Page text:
Horse Show Anxiety? Relief begins at Home.
Quite commonly horses exhibit anxiety when arriving at the show grounds. Many times I see some horses maintain a level of stressful anxiety through out the duration of the show. I see this at hunter/jumper shows, dressage shows, breed shows and western shows. We have taken a prey animal away from its herd and are asking them to perform, in an un natural way, under very stressful circumstances and deal with rider anxiety transference too.
We cannot change the prehistoric nature of Equus. They are wired to be weary of strange places and events, and to seek a herd for protection. They are naturally claustrophobic, so the small stalls are an issue to over come as well.
We can however, use the natural tendencies and functions to help alleviate some show anxiety but it starts way before the show date. It starts at home.
First some facts of how Horses olfactory system works.
The olfactory center is in the limbic center of the brain , along with and situated very closely to the memory center. This is why sometimes a certain smell will remind us of either a pleasant or unpleasant memory. It is nearly instantaneous. This is true of horses too. Unlike humans who use both nostrils at the same time when offered an oil to smell, horses will use one nostril at a time. Some holistic practitioners feel that the side the horse chooses to use first indicates the nature of the issue. For instance if he smells with his left nostril, the smell will be detected, processed and recognized by the right side of the brain , suggesting the issue is of an emotional bases. If he chooses the right nostril first, the smell will be detected and processed through the left side of the brain indicating a physical bases. Using this knowledge that smells are associated with memory we can use conditioning at home to help with anxiety at a show.
Usually horses are very relaxed during grooming. Not only is it pleasant, the attention they are getting from the leader of the herd, YOU, in view of their pasture mates indicates a level of importance and helps with confidence. A horse preparing for a show should be groomed daily, to help with confidence and condition their coat, mane, tail and hoofs. This is a wonderful opportunity to CONDITION their mind and emotions using aromatherapy.
Before you begin grooming, offer your horse a calming oil single note or blend to smell. If he refuses, try another. Never force an oil on the horse. Never put an oil directly in the nose or on the muzzle. This practice by some “traps” a horse as he cannot escape the smell. Let him smell it and once you receive “yes” signals, add some carrier oil to that essential oil and gently rub behind the jaw, the poll, crest, and along either side of the spine.
You can also add 5 drops to 8 oz of witch hazel in a spray bottle and gently spray it on a wipe and gently clean the face or lightly spray across the back down the spine.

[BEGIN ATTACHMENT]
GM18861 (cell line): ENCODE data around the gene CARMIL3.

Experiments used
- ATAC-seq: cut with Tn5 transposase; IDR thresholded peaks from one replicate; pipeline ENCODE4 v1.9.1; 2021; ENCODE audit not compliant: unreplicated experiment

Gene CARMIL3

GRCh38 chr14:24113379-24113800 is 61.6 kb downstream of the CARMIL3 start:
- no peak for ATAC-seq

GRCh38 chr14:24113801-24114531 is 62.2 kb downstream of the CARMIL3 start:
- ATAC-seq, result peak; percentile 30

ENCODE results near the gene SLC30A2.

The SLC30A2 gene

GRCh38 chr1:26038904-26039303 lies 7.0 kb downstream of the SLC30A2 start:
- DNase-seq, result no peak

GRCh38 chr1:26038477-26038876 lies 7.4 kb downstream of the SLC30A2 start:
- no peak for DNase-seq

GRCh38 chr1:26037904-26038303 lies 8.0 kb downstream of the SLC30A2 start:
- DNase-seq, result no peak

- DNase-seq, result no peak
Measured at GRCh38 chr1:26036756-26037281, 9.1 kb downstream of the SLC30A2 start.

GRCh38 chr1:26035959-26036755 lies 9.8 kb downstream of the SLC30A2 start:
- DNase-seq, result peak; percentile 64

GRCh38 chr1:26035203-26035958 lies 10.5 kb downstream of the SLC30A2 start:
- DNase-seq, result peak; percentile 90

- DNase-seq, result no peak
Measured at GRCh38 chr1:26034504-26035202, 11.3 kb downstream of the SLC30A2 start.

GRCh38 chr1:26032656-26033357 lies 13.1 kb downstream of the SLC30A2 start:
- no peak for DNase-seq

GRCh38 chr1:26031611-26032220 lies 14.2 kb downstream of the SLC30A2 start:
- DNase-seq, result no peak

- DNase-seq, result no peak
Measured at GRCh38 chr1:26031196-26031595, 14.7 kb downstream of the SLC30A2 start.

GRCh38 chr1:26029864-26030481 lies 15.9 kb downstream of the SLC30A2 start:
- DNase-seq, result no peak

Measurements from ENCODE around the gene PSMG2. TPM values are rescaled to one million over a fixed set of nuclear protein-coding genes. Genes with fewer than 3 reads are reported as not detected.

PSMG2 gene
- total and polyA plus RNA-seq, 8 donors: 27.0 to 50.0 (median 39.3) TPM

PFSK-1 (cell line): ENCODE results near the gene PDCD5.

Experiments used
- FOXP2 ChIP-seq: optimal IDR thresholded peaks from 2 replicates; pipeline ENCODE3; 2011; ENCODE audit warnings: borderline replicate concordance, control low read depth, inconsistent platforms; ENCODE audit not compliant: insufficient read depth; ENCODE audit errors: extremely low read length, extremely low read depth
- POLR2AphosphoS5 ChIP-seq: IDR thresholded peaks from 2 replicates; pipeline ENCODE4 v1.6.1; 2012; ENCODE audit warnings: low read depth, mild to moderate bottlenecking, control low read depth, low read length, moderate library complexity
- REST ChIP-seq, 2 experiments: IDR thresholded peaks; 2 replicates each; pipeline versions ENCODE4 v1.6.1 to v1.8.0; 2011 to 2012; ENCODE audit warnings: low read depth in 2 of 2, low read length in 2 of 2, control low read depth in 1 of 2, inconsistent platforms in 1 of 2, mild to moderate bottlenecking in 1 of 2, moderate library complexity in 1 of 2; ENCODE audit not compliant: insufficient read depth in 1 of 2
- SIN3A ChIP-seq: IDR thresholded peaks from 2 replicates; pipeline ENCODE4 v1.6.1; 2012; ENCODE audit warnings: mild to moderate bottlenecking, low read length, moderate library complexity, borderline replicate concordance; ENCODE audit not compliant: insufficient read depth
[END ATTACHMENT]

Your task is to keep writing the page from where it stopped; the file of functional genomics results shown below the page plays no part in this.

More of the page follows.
Proceed to start the grooming process. Toward the end, you can sprits a bit of the chosen essential oil/witch hazel combination on a body brush and brush all over using gentle long strokes from front to back top to bottom.
Do this every time you groom at home. Soon the horse will associate the oil with a pleasant relaxing experience and a mental calmness. Start weeks in advance of the show date.
If the horse shows difficulty or anxiety at the show, sprits a bit of the same essential oil used at home in the air, or a drop on your hand for him to smell, or lick. The smell will remind him of grooming at home in the safety of his barn or stall.
I know this sounds a bit “new age”, but really it is not. It is a scientific theory first documented by Pavlov in Russia in the 1890’s. Most people have heard of Pavlov’s dogs. The dogs were conditioned to salivate when presented with certain stimuli starting with food. You can use the same principals with the horse.
It will take a bit of practice and due diligence on the part of the person grooming to figure out what works for that individual animal. Also they may choose different oils at different times depending on their needs that day, so be prepared to have two or three choices available at the show.
Some possible oils to try according to Catherine Bird an Aromatherapist in Sydney Australia are: *
Lavender: will soothe and nurture a frazzled horse. If anxiety has gone to the stage of a temper tantrum, you may choose lavender
Sweet Orange: provides self assurance
Basil, Lemon and Cypress: provide focus and increases the ability to keep your horses mind on task
Patchouli: will provide solid grounding and keep your horse aware of his feet
My personal favorites along with the recommendations above are:
Ylang Ylang, which can help a moody mare relax and also alleviate depression as it helps with the release of endorphins in the brain
Clary Sage: Also a mood enhancing oil
Geranium: Very calming especially for claustrophobic horses on stall rest.
Vetiver: a Calming and grounding oil
Grapefruit: helps with performance stress
Bergamot: lifts the spirits.
Remember each horse is an individual with unique needs and responses. Always let them choose the oil to work with. Note which oil they choose at home and observe what reactions and issues they exhibit, that day that may have affected their choice. Remember this for the show days and offer the oil that seemed to help them at home. Remember too, that more is not better with aromatherapy….less is best.
Have a great show season!
*Catherine Bird Horse Scents: Making sense with your Horse Using Aromatherapy
* An excerpt from “Calming Aromatherapy for Fear and Anxiety” from Natural Horse Magazine.